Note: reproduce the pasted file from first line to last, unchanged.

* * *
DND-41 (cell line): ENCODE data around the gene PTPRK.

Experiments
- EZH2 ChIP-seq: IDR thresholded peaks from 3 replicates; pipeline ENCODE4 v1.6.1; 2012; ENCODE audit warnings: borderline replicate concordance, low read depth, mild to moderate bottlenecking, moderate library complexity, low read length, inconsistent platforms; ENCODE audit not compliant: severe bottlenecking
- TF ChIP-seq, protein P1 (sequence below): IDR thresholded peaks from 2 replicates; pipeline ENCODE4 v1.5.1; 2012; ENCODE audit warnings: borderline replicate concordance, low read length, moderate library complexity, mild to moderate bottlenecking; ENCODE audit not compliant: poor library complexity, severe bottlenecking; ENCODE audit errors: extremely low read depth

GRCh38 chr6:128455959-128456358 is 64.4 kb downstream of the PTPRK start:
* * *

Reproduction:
DND-41 (cell line): ENCODE data around the gene PTPRK.

Experiments
- EZH2 ChIP-seq: IDR thresholded peaks from 3 replicates; pipeline ENCODE4 v1.6.1; 2012; ENCODE audit warnings: borderline replicate concordance, low read depth, mild to moderate bottlenecking, moderate library complexity, low read length, inconsistent platforms; ENCODE audit not compliant: severe bottlenecking
- TF ChIP-seq, protein P1 (sequence below): IDR thresholded peaks from 2 replicates; pipeline ENCODE4 v1.5.1; 2012; ENCODE audit warnings: borderline replicate concordance, low read length, moderate library complexity, mild to moderate bottlenecking; ENCODE audit not compliant: poor library complexity, severe bottlenecking; ENCODE audit errors: extremely low read depth

GRCh38 chr6:128455959-128456358 is 64.4 kb downstream of the PTPRK start: